Optimism abound for IndyCar community during Media Day festivities
It was IndyCar Media Day on Monday, when hope springs eternal for every entry in the 2019 NTT IndyCar Series. And for the first time, IndyCar held its annual gathering of media and drivers in Texas, where teams will hit the track at Circuit of the America’s for "Spring Training" Tuesday and Wednesday.
Autoweek was among the media outlets that participated in Media Day at the Fairmount Hotel in downtown Austin, just a few blocks from the Texas state capital building.
Past Media Days were remembered with IndyCar drivers talking about how the series is on the upswing with better days ahead. With a new schedule, a new television contract that will have eight of the 17 races on network television on NBC with the remainder on NBCSN, and a new series sponsor in technical company NTT, this year, they actually mean it.
"The momentum is really good for INDYCAR right now," said five-time IndyCar champion Scott Dixon.
He should know better than anyone.
When he joined the series in 2003, it was still called the Indy Racing League and some of the top teams remained in the rival CART Series. A younger Dixon won the first of his five IndyCar titles that season when it was still an all-oval series and after clinching the title, the outspoken New Zealander called the IRL cars at that time "crap."
Sixteen years later, Dixon is an IndyCar racing legend, and a winner of the 2008 Indianapolis 500. With 44 career victories, only Mario Andretti’s 52 and AJ Foyt’s 67 wins are ahead of Dixon, who still have plenty of time left in his career for more wins.
When Dixon was a young driver learning his way in the old IRL, the rival Champ Car Series featured a young Frenchman named Sebastien Bourdais, who would go on to win four-straight Champ Car Series titles from 2004-2007.
After attempting Formula One, in 2008, Bourdais’ return to IndyCar stardom was slow. He competed in just nine of 17 races for Dale Coyne in 2011 and was part of the abysmal Lotus Dragon Racing effort in 2012. The team ditched the horrible Lotus engine after just four races and finished the year with Chevrolet power.
After a full-time ride with Dragon in 2013, Bourdais joined KVSH Racing in 2014 and returned to Victory Lane with a win in the first race of a double-header at Toronto. Bourdais won two more races in 2015 for KVSH – the second race of the Chevrolet Detroit Grand Prix and the short track race at the Milwaukee Mile.
Bourdais has made it to victory lane every season since. He was involved in a massive crash at the Indianapolis Motor Speedway during his qualification attempt in 2017, fracturing his pelvis. He was back in the race car for the final three races in 2017.
He won the season-opening Firestone Grand Prix of St. Petersburg for the second year in a row in 2018, but once again crashed at the Indianapolis Motor Speedway on Lap 137 of the 102nd Indianapolis 500
"I’ve been too much of the entertainer the last few years," Bourdais quipped on Monday. "I need to be less entertaining and win more races."
Bourdais returns to Dale Coyne Racing with Vasser and Sullivan and believes this will be the most complete IndyCar season in his career from a series standpoint, even better than the days when he dominated the Champ Car Series.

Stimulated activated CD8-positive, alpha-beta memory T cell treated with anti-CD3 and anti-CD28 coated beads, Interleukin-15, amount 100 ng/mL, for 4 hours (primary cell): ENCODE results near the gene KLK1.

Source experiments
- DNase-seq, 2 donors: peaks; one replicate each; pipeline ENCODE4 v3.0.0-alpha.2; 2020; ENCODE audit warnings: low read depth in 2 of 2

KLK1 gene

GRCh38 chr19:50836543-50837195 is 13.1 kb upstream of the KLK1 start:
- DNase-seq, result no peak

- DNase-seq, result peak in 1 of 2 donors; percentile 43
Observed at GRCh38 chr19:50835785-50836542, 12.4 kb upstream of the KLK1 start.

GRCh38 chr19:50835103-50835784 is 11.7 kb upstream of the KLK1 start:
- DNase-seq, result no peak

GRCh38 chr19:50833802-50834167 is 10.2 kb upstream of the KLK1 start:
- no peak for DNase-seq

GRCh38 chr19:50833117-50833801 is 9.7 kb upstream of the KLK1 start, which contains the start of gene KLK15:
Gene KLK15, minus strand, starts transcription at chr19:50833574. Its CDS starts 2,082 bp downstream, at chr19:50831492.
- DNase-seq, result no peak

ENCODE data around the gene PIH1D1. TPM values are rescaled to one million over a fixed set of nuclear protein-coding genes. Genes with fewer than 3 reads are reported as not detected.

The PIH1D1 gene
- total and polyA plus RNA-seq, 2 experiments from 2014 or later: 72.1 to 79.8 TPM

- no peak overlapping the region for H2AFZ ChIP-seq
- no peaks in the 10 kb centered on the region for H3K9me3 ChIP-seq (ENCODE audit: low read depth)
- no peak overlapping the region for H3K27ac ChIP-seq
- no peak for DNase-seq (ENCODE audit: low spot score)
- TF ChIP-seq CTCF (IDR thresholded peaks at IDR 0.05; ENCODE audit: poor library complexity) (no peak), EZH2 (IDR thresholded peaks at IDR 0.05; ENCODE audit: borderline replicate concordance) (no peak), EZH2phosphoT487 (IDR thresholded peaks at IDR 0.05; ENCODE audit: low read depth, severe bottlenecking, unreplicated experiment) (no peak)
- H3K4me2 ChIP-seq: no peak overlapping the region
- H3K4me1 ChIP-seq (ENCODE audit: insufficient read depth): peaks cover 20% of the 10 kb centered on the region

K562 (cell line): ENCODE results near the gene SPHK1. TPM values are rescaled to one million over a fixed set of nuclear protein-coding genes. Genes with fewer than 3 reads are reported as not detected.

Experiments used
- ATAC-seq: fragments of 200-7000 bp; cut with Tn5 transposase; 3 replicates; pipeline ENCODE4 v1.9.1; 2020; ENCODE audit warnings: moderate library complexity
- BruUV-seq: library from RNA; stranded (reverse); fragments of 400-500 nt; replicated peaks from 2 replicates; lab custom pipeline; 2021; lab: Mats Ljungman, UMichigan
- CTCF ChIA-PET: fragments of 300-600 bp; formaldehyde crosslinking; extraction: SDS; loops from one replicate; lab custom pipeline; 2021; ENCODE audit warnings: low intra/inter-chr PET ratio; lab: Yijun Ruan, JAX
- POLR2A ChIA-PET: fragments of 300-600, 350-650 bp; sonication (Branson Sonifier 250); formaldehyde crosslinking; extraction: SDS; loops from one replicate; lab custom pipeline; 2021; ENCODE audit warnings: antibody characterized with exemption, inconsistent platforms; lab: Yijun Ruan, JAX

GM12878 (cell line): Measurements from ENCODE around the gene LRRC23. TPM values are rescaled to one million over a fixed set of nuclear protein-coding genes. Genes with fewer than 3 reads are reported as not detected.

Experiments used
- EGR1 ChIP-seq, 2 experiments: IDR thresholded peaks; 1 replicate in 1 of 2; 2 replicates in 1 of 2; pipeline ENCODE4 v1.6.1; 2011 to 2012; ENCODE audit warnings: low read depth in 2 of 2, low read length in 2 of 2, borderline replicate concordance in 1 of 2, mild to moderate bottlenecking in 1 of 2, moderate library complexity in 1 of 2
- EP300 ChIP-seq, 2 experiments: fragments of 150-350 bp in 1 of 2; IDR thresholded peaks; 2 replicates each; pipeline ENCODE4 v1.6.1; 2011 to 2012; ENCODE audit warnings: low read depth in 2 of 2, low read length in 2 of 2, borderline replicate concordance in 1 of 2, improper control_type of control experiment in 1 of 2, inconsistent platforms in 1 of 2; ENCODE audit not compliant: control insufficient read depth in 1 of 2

"I think the intensity is very high, the cars are racey, it’s maximizing the strength of the series on every aspect," Bourdais said. "I think there are a lot of really good things happening over the last couple of years. Everyone is excited about it.
"It’s going to be a heck of a season for sure."
Graham Rahal remembers CART’s glory days of the 1990s, when the series was probably more established in the United States just before NASCAR reached its big boom of growth. Rahal’s father was one of the star drivers before he retired and became a team owner.
Graham began his career in Champ Car and always sided with the CART model. When Champ Car and the IRL merged in 2008 to create today’s IndyCar Series, Rahal became the “Poster Boy for Unification” by winning in his very first IndyCar Series race.
Since that unification year, the series has enjoyed some peaks, but also some deep valleys.
"It’s a good time," Rahal said. "I don’t consider anything back because it’s a different era than it was. I feel fortunate that it’s going down the right path. There is no doubt it is in a much better spot than it was a few years ago or 10 years ago. If we get one more OEM in here, it’s going to take off. Other forms of racing can’t say that right now.
"IndyCar racing is heading in the right direction. Things are looking really good. Everybody has a part to push this thing forward. I’m excited for where it is at. I feel like I have a long time ahead of me. We have a lot of young guys going in and it’s good.
"It’s a good time for IndyCar right now."
There remain a few unexpected bumps along the way. The day began with Pato O’Ward announcing he was leaving Harding Steinbrenner Racing. The 2018 Indy Lights champion was supposed to be part of a two-car team that included young Colton Herta.
Without sponsorship for two cars an only one Honda engine lease, O’Ward left the team. Herta found out about it at Media Day. And Carlin Racing has cut Charlie Kimball’s season down to just five races because of sponsorship considerations.
It’s not perfect in IndyCar but compared to where it has been just five years ago, the series has come a long way.
"This is about to get really interesting," promised IndyCar CEO Mark Miles.